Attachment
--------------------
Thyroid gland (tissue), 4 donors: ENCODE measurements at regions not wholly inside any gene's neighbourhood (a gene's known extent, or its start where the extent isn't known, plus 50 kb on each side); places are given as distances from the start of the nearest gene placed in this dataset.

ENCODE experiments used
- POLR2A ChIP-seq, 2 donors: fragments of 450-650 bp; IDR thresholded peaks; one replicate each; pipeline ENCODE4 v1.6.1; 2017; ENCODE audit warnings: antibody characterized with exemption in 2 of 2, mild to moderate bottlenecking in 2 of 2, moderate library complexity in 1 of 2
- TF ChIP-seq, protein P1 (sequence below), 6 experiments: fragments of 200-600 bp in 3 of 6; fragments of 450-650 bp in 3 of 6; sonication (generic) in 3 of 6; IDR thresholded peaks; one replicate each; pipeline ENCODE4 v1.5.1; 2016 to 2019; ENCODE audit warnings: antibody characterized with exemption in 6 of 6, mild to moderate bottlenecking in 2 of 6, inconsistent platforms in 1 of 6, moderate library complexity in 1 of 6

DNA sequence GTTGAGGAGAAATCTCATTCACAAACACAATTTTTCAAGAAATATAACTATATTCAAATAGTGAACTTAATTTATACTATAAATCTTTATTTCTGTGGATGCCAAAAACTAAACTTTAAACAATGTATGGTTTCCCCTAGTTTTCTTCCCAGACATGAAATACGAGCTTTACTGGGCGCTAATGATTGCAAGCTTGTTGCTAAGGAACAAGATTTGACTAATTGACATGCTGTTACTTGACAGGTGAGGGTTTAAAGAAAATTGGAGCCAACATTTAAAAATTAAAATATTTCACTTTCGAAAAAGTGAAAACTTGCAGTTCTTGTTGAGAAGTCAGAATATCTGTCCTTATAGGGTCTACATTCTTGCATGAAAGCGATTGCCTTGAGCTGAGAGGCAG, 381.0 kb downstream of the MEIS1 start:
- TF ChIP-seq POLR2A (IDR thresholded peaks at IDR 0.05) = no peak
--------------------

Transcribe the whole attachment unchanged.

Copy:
Thyroid gland (tissue), 4 donors: ENCODE measurements at regions not wholly inside any gene's neighbourhood (a gene's known extent, or its start where the extent isn't known, plus 50 kb on each side); places are given as distances from the start of the nearest gene placed in this dataset.

ENCODE experiments used
- POLR2A ChIP-seq, 2 donors: fragments of 450-650 bp; IDR thresholded peaks; one replicate each; pipeline ENCODE4 v1.6.1; 2017; ENCODE audit warnings: antibody characterized with exemption in 2 of 2, mild to moderate bottlenecking in 2 of 2, moderate library complexity in 1 of 2
- TF ChIP-seq, protein P1 (sequence below), 6 experiments: fragments of 200-600 bp in 3 of 6; fragments of 450-650 bp in 3 of 6; sonication (generic) in 3 of 6; IDR thresholded peaks; one replicate each; pipeline ENCODE4 v1.5.1; 2016 to 2019; ENCODE audit warnings: antibody characterized with exemption in 6 of 6, mild to moderate bottlenecking in 2 of 6, inconsistent platforms in 1 of 6, moderate library complexity in 1 of 6

DNA sequence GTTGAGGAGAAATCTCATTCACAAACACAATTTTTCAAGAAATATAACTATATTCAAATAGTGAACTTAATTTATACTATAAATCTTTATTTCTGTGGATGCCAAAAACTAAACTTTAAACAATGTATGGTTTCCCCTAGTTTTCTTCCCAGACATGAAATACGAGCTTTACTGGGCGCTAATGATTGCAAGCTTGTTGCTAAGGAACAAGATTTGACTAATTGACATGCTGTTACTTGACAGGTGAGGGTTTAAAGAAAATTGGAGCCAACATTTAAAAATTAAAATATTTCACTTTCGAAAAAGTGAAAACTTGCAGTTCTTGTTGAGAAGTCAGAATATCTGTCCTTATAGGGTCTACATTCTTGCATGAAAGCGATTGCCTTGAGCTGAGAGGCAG, 381.0 kb downstream of the MEIS1 start:
- TF ChIP-seq POLR2A (IDR thresholded peaks at IDR 0.05) = no peak